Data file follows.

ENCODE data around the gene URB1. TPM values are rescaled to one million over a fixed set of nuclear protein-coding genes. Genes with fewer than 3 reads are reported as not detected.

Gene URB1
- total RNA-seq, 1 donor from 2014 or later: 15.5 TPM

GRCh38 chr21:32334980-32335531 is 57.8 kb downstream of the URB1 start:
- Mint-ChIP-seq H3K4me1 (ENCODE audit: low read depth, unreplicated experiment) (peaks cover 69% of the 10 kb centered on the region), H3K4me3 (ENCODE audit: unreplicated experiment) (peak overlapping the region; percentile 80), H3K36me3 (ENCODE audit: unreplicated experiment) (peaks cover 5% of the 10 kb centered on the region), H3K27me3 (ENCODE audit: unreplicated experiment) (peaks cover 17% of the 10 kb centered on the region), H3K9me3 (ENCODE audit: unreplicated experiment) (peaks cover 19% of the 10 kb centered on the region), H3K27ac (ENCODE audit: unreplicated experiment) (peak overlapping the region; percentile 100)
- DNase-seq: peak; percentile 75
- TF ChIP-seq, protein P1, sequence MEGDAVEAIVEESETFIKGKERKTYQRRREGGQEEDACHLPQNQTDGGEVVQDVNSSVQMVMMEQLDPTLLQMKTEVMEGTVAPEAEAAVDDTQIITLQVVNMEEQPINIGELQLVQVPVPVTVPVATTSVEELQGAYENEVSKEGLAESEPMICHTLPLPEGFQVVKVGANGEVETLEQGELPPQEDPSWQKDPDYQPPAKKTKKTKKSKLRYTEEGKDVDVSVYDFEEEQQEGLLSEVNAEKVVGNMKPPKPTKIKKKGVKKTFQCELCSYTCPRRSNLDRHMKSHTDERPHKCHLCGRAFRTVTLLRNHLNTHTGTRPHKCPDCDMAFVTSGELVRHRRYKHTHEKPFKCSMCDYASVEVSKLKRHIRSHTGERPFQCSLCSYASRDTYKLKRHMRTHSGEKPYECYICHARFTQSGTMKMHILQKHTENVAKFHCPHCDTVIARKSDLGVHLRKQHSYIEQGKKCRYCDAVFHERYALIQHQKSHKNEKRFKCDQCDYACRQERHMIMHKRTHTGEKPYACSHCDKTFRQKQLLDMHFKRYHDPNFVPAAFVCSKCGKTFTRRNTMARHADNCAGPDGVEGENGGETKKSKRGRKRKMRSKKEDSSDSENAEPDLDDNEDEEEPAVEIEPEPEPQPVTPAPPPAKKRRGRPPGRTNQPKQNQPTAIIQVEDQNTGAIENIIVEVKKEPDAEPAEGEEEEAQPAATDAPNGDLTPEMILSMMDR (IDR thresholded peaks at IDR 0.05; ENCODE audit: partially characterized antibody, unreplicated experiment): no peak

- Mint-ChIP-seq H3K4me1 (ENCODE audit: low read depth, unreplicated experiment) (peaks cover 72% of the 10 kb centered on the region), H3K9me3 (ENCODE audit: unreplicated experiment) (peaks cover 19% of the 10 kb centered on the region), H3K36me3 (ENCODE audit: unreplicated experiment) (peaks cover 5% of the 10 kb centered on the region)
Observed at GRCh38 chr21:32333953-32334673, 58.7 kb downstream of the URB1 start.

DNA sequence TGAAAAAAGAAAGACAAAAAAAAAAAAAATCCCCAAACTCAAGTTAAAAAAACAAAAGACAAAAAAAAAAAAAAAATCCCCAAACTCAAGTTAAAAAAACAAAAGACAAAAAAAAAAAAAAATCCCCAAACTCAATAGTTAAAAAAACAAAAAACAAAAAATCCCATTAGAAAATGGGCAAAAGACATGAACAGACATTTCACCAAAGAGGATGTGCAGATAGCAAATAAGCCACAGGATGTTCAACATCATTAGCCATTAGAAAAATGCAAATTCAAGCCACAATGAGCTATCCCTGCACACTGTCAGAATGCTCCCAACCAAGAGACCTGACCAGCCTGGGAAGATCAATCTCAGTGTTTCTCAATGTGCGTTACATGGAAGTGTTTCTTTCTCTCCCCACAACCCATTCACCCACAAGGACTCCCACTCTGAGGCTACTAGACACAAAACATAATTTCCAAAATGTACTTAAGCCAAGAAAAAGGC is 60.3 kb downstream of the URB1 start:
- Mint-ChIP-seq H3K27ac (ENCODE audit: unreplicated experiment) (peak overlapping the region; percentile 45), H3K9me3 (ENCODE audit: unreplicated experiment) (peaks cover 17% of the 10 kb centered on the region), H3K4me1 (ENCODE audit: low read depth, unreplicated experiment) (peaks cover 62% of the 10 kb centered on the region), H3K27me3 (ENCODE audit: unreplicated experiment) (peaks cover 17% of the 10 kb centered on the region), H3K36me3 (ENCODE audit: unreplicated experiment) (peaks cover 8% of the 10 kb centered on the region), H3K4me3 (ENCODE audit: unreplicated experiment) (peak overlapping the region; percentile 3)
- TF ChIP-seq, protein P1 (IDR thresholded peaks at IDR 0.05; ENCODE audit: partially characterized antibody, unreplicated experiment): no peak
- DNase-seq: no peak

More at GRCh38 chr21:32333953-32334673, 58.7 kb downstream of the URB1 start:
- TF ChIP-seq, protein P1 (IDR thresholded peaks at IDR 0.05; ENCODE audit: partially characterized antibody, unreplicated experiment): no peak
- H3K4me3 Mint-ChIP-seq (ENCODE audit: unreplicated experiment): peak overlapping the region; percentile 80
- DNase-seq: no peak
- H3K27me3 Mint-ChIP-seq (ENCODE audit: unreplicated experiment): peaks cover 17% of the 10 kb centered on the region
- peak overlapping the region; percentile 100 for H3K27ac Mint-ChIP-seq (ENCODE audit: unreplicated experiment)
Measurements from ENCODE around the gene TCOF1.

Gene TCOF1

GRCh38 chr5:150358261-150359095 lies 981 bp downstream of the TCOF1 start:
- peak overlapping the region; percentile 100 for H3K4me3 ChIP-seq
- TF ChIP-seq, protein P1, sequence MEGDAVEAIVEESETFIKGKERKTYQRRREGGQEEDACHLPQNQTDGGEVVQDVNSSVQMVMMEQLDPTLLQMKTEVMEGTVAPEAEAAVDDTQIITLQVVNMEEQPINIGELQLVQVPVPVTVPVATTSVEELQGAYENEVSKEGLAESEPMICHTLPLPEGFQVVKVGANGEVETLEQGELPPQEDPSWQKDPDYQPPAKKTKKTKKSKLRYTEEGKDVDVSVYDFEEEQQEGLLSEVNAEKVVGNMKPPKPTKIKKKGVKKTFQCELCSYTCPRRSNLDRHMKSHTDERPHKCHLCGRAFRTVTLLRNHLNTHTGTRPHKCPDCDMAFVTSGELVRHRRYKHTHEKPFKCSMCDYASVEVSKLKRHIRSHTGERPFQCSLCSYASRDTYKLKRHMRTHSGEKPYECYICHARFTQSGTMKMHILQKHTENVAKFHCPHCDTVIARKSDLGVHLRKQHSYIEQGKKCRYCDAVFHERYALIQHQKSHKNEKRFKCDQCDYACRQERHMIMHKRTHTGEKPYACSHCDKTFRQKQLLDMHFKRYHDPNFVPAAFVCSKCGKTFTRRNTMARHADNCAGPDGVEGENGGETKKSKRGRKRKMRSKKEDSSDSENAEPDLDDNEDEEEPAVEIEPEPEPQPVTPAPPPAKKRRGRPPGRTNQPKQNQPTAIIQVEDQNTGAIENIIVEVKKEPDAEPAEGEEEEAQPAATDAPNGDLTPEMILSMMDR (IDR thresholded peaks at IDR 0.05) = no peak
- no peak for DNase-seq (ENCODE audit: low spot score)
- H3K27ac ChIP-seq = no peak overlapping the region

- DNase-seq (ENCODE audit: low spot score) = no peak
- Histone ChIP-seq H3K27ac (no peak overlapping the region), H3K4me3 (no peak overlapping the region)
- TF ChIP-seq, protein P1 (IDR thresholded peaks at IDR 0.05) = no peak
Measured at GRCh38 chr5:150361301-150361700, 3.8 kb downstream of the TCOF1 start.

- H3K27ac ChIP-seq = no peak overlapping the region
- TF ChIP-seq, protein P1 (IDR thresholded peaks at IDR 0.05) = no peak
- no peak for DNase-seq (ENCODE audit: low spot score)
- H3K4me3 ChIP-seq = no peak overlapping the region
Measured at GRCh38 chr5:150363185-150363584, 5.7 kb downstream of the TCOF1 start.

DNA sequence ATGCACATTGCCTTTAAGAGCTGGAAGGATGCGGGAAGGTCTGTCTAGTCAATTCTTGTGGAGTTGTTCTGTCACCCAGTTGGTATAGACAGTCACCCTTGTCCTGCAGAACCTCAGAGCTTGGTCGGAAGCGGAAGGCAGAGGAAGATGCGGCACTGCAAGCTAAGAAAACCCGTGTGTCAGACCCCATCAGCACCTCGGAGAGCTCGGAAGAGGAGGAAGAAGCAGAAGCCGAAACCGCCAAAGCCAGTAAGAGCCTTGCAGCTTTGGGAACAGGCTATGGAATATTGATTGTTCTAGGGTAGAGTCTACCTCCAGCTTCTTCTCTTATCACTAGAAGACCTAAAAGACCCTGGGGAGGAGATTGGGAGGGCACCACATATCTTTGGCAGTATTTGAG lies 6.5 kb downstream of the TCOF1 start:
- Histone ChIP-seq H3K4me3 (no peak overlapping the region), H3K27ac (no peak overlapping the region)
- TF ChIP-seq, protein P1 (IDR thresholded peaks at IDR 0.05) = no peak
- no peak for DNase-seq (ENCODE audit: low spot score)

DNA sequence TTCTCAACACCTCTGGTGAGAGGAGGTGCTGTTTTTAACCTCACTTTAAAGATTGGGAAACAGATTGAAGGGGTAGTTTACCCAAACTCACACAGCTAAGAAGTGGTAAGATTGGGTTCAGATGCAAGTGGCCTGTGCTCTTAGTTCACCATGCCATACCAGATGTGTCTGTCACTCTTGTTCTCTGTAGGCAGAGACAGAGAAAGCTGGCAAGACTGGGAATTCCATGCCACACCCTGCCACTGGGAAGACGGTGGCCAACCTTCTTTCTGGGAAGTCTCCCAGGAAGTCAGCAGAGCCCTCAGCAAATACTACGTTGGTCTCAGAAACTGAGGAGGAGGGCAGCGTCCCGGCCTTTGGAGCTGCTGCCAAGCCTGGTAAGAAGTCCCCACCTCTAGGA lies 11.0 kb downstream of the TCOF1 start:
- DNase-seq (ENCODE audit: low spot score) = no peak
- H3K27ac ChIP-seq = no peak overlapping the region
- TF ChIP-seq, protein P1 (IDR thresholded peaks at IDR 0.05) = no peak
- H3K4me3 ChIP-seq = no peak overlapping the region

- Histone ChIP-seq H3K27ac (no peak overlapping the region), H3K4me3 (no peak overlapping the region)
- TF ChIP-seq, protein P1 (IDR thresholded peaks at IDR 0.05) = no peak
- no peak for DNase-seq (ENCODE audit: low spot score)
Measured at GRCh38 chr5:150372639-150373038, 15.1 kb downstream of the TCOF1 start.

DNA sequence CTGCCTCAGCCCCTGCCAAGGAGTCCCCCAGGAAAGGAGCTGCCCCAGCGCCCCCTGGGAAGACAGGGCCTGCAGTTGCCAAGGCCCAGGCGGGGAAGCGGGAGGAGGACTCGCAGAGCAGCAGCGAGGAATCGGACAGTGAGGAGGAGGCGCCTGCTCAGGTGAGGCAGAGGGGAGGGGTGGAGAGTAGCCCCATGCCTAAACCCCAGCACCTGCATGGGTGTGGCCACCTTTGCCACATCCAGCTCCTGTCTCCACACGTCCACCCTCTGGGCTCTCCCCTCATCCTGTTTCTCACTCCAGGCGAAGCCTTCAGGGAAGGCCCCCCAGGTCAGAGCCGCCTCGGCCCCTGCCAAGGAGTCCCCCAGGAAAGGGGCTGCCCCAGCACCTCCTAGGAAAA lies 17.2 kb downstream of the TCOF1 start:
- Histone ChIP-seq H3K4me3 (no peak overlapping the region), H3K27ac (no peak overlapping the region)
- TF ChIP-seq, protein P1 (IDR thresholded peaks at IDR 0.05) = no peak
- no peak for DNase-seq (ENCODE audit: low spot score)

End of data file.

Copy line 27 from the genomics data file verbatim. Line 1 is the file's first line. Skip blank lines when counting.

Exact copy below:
- DNase-seq (ENCODE audit: low spot score) = no peak